University of Victoria
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Course Syllabi

Indigenous Governance Core Courses IGOV 520 (1.5): Indigenous Governance A critical reading of important works in the field, an intellectual framework for understanding key questions and contemporary conflicts within Indigenous societies, and a critical perspective of the relationship between Indigenous peoples and the state.

Download IGOV 520 Course Syllabus (2013-2014)

 

IGOV 530 (1.5): Indigenous Research Methods A perspective on the methods and approaches used in the study of indigenous issues, providing the basic tools and methods used for conducting applied research, as well as an exploration of the practical, ethical, and political issues involved in conducting research in Indigenous communities.

Download IGOV 530 Course Syllabus (2013-2014)

 

IGOV 540 (1.5): Indigenous Resurgence An introduction to the values and principles that emerge from Indigenous cultures and an examination of the ways in which traditional worldviews and Indigenous social and political have changed in response to colonialism and capitalism.

Download IGOV 540 Course Syllabus (2013-2014)

 

IGOV 550 (1.5): Indigenous Peoples and Self DeterminationA focused analysis of current processes to decolonize the relationships between Indigenous peoples and states (as well as other colonial entities), with particular emphasis on questions of land tenure, sovereignty, nationhood, self-determination, and treaty-making in a comparative context.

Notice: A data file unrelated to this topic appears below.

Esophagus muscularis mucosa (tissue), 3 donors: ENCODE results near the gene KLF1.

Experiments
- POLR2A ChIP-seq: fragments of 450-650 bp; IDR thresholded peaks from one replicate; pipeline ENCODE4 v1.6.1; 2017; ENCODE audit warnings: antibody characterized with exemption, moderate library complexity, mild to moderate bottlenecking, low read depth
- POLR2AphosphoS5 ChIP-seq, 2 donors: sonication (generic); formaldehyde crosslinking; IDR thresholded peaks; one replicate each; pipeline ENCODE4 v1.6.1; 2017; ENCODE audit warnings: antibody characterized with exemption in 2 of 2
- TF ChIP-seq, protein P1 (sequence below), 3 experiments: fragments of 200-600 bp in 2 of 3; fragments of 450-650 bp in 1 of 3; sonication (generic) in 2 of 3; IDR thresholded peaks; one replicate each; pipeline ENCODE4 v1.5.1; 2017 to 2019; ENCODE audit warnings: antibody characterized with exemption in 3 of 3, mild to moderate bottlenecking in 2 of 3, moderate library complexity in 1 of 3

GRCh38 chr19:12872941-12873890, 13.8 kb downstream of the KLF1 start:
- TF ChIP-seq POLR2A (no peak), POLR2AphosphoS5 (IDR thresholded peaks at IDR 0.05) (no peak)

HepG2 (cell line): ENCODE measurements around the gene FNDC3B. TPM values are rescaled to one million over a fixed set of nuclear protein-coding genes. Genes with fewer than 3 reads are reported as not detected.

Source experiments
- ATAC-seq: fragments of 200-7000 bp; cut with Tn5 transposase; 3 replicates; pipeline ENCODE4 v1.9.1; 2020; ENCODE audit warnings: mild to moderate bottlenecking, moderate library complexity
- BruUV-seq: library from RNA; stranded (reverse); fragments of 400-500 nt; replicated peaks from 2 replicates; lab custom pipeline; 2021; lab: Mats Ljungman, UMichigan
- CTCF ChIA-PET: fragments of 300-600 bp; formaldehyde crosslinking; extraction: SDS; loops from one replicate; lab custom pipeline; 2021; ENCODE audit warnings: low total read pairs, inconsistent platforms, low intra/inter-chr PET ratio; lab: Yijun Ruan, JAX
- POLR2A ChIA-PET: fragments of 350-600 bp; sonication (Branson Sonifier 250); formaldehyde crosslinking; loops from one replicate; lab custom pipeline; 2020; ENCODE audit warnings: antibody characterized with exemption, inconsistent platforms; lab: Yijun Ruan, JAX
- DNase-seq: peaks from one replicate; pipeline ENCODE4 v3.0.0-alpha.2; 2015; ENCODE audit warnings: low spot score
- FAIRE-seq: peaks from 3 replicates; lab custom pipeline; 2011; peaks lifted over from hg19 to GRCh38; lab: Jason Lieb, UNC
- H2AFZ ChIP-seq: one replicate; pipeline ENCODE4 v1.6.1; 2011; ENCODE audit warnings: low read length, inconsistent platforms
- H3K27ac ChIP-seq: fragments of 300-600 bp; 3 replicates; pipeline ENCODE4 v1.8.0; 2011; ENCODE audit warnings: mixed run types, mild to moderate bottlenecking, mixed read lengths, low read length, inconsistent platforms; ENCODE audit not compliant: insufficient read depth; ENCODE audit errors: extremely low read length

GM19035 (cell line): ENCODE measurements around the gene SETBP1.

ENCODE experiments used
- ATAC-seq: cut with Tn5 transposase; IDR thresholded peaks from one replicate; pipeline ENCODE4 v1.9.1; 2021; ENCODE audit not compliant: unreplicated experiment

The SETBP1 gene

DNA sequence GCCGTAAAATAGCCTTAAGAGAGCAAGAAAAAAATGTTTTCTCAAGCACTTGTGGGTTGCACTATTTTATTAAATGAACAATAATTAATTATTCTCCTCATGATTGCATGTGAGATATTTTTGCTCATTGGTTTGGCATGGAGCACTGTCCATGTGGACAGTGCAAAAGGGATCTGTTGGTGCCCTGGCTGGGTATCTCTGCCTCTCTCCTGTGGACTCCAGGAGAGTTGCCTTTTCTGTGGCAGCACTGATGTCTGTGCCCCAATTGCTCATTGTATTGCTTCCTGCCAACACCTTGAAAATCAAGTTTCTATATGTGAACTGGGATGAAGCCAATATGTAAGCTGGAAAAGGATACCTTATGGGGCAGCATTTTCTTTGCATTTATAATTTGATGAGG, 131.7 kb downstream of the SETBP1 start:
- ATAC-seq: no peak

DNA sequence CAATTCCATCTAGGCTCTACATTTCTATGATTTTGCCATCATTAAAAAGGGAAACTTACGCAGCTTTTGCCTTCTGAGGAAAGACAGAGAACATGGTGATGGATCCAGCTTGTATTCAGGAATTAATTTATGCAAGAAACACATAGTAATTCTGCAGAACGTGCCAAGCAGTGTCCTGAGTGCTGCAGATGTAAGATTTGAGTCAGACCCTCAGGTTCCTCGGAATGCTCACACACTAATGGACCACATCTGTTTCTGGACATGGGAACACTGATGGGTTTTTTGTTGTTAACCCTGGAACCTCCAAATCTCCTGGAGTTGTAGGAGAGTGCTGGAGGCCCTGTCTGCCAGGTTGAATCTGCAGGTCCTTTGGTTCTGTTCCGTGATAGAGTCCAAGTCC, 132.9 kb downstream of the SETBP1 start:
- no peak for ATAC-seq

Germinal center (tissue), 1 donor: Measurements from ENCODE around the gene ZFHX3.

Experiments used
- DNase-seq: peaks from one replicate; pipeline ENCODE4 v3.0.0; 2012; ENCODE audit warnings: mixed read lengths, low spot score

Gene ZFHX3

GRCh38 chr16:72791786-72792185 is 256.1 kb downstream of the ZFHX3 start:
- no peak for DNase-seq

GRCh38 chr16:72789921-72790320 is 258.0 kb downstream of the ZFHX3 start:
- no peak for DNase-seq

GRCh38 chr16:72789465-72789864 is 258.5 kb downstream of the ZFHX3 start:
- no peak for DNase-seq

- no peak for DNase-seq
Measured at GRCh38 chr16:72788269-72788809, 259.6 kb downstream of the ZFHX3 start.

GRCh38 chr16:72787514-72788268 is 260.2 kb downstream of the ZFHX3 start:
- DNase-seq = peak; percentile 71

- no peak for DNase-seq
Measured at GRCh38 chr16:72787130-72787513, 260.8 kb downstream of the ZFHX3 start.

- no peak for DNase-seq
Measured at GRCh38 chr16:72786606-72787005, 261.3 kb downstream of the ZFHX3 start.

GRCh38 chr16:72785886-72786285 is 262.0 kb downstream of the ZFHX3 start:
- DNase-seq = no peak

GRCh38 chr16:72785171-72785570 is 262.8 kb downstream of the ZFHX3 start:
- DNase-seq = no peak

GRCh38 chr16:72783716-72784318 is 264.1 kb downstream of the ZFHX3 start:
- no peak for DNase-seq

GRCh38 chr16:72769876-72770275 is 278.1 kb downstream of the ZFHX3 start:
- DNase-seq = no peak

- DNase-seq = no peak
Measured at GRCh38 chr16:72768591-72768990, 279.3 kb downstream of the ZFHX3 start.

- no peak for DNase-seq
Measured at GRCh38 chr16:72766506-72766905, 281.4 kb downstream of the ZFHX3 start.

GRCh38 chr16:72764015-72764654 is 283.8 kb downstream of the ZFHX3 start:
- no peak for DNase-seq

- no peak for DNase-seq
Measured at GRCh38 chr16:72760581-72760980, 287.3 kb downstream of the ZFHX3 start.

Download IGOV 550 Course Syllabus

 

IGOV 575 (3.0): Mentorship All students must register ina Mentorship concurrentlywith their core courses in the first two semesters of their program. Mentorshipsinclude regular meetings with a faculty member intendedto help guide the student's research and support professional development. Students will be expected to complete two research papers as part of the requirements of the Mentorship.

 

Indigenous Governance Electives

IGOV 560 (1.5): Indigenous Peoples and GlobalizationAn examination of how processes of globalization and neo-colonialism impact Indigenous peoples worldwide and strategies Indigenous peoples around the world are using to confront these economic, social, political and cultural pressures in order to regenerate their

 

IGOV 570 (1.5): Indigenous Women and ResistanceAn exploration of the strategies Indigenous women engage in resistance to colonialism with particular attention paid to women who root their resistance in traditional indigenous philosophies, and governance practices.

 

IGOV 590 (1.5 – 3.0): Directed Readings: Individually structured reading or research seminars under the direction of a participating faculty member, allowing students to pursue their interests in topics related to Indigenous Governance but not specifically covered in the seminars.

Note: May not be taken more than once for credit.

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IGOV 595 (1.5): Special Topics in Indigenous GovernanceSeminars focusing on issues of particular interest and relevance.

Note: May be taken more than once for credit in different topics.

2013 IGOV 595: Special Topics Indigenous Leadership Forum